Drugs are forcing Ozzy Osbourne to cancel his European tour. No, not like that: It's medicine prescribed for that tremor you've seen him display on ''The Osbournes,'' medicine whose side effect is a cotton mouth that is preventing the rocker from singing.
Ozzy said in a statement that he'd been taking tests over the past three weeks to find a treatment for the tremor, which had become ''markedly worse over the last two years.'' He said, ''I was at the point where it felt as if this problem was practically destroying my life along with my self-esteem. I was no longer comfortable being around people, which, as you can imagine, is not the best trait for a performer''
The good news: Osbourne does not have Parkinson's disease; in fact, the rocker's trembling is ''coming under control with medication,'' his physician, Dr. Allan Ropper, said in a statement. The bad news: ''Unfortunately, one of the side effects of the medication is dry mouth, which greatly impairs the voice,'' said Ropper, who's the chief of the neurology department at Boston's Tufts University. ''This problem usually subsides after three to four weeks, but the downside is that this will definitely affect Mr. Osbourne's ability to sing at this time.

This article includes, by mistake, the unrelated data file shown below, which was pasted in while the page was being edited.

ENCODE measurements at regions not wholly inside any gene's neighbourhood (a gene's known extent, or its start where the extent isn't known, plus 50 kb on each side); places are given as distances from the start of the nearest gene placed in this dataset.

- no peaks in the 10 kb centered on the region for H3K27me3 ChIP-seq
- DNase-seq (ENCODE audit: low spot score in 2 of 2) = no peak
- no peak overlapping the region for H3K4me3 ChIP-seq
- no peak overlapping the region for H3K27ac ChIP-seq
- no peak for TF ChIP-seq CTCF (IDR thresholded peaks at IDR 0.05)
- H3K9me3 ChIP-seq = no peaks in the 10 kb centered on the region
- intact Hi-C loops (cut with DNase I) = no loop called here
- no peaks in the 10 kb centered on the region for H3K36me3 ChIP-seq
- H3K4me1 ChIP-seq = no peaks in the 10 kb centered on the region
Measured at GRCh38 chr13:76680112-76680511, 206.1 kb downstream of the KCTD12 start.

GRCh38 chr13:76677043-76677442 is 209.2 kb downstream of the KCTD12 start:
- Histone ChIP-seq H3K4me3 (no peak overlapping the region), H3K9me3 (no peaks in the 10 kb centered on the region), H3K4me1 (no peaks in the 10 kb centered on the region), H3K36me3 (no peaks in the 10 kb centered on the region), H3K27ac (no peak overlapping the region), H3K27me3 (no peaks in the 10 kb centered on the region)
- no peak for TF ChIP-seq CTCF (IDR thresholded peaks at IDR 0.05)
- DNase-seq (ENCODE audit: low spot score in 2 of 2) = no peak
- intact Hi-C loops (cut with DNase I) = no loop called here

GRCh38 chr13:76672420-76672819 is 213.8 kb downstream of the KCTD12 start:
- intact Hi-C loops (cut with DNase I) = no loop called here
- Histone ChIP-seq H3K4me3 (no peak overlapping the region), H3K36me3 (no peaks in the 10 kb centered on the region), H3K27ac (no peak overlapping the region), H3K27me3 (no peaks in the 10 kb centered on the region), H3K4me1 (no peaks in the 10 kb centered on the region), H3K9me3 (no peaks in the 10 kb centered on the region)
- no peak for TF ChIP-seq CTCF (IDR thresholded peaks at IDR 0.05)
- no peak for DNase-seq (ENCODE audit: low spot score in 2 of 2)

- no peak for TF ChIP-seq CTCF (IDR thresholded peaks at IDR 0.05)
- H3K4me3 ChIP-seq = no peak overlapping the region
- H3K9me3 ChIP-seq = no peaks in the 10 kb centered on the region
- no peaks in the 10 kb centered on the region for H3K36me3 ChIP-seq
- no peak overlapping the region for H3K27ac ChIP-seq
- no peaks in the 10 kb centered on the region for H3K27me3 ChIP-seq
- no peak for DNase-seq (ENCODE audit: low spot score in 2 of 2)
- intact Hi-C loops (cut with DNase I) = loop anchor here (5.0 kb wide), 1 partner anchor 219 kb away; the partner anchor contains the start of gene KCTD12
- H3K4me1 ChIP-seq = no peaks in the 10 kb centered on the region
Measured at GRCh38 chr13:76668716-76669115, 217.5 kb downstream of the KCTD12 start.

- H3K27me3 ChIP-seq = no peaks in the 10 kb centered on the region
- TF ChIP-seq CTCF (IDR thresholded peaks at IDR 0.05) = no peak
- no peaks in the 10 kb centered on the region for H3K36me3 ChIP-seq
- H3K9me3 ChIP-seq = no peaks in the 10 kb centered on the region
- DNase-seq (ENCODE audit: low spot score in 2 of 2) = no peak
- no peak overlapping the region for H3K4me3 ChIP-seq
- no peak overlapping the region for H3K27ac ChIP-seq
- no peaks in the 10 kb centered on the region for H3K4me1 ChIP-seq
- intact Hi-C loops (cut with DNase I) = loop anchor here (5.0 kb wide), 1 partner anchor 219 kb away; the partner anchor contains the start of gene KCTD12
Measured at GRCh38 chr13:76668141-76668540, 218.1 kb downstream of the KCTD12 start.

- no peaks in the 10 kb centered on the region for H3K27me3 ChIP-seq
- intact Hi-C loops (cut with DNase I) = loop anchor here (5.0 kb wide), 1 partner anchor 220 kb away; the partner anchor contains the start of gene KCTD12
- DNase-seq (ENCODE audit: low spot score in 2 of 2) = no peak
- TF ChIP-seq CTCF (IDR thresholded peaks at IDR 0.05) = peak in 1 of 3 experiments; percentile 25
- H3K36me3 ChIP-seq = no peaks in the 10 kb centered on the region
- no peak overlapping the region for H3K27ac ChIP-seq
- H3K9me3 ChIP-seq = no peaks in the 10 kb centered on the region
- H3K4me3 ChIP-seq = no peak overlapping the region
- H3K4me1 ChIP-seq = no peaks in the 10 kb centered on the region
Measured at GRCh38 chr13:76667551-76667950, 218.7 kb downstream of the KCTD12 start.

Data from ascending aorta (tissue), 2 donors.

Osbourne had already postponed the tour once. Now, the tour, which had been scheduled to start on Oct. 22 in Dublin and end Dec. 5 in Munich, will have to be put off again until early 2004.